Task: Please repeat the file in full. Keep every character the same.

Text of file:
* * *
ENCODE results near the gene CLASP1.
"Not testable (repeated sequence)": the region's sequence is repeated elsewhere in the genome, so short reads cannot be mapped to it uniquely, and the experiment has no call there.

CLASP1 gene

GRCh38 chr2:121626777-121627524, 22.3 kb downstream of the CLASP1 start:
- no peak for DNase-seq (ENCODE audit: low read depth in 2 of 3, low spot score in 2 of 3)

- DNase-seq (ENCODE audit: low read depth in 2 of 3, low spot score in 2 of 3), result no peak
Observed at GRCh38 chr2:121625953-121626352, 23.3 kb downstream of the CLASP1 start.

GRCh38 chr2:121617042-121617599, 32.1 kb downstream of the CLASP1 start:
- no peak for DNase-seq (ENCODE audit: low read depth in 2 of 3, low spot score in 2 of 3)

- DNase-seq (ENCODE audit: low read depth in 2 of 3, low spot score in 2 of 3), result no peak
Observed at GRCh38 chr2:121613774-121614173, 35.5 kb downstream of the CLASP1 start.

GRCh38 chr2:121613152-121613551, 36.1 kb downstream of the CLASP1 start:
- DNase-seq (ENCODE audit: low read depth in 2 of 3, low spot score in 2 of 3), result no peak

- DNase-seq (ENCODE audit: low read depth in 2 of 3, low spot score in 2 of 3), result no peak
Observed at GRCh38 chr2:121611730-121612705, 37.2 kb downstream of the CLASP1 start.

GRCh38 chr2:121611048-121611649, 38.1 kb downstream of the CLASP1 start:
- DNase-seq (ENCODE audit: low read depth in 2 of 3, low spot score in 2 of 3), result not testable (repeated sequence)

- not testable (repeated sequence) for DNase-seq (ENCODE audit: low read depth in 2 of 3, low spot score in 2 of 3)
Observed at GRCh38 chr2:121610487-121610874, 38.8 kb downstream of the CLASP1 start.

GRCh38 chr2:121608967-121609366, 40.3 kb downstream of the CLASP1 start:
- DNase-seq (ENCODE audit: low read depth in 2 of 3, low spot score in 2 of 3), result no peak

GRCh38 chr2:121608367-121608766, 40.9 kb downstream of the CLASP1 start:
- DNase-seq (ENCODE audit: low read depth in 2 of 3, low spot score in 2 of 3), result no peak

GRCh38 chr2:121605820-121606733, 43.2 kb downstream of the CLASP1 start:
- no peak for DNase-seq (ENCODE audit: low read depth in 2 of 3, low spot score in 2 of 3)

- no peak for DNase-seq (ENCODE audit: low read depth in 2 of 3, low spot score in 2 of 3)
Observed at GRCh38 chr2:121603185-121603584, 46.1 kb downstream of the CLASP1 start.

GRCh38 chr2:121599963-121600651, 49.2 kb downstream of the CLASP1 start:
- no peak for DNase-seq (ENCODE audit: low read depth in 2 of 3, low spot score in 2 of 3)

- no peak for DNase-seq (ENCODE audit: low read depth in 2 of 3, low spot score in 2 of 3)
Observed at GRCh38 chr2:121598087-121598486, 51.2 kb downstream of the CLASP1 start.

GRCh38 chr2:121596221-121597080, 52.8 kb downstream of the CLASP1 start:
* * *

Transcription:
ENCODE results near the gene CLASP1.
"Not testable (repeated sequence)": the region's sequence is repeated elsewhere in the genome, so short reads cannot be mapped to it uniquely, and the experiment has no call there.

CLASP1 gene

GRCh38 chr2:121626777-121627524, 22.3 kb downstream of the CLASP1 start:
- no peak for DNase-seq (ENCODE audit: low read depth in 2 of 3, low spot score in 2 of 3)

- DNase-seq (ENCODE audit: low read depth in 2 of 3, low spot score in 2 of 3), result no peak
Observed at GRCh38 chr2:121625953-121626352, 23.3 kb downstream of the CLASP1 start.

GRCh38 chr2:121617042-121617599, 32.1 kb downstream of the CLASP1 start:
- no peak for DNase-seq (ENCODE audit: low read depth in 2 of 3, low spot score in 2 of 3)

- DNase-seq (ENCODE audit: low read depth in 2 of 3, low spot score in 2 of 3), result no peak
Observed at GRCh38 chr2:121613774-121614173, 35.5 kb downstream of the CLASP1 start.

GRCh38 chr2:121613152-121613551, 36.1 kb downstream of the CLASP1 start:
- DNase-seq (ENCODE audit: low read depth in 2 of 3, low spot score in 2 of 3), result no peak

- DNase-seq (ENCODE audit: low read depth in 2 of 3, low spot score in 2 of 3), result no peak
Observed at GRCh38 chr2:121611730-121612705, 37.2 kb downstream of the CLASP1 start.

GRCh38 chr2:121611048-121611649, 38.1 kb downstream of the CLASP1 start:
- DNase-seq (ENCODE audit: low read depth in 2 of 3, low spot score in 2 of 3), result not testable (repeated sequence)

- not testable (repeated sequence) for DNase-seq (ENCODE audit: low read depth in 2 of 3, low spot score in 2 of 3)
Observed at GRCh38 chr2:121610487-121610874, 38.8 kb downstream of the CLASP1 start.

GRCh38 chr2:121608967-121609366, 40.3 kb downstream of the CLASP1 start:
- DNase-seq (ENCODE audit: low read depth in 2 of 3, low spot score in 2 of 3), result no peak

GRCh38 chr2:121608367-121608766, 40.9 kb downstream of the CLASP1 start:
- DNase-seq (ENCODE audit: low read depth in 2 of 3, low spot score in 2 of 3), result no peak

GRCh38 chr2:121605820-121606733, 43.2 kb downstream of the CLASP1 start:
- no peak for DNase-seq (ENCODE audit: low read depth in 2 of 3, low spot score in 2 of 3)

- no peak for DNase-seq (ENCODE audit: low read depth in 2 of 3, low spot score in 2 of 3)
Observed at GRCh38 chr2:121603185-121603584, 46.1 kb downstream of the CLASP1 start.

GRCh38 chr2:121599963-121600651, 49.2 kb downstream of the CLASP1 start:
- no peak for DNase-seq (ENCODE audit: low read depth in 2 of 3, low spot score in 2 of 3)

- no peak for DNase-seq (ENCODE audit: low read depth in 2 of 3, low spot score in 2 of 3)
Observed at GRCh38 chr2:121598087-121598486, 51.2 kb downstream of the CLASP1 start.

GRCh38 chr2:121596221-121597080, 52.8 kb downstream of the CLASP1 start: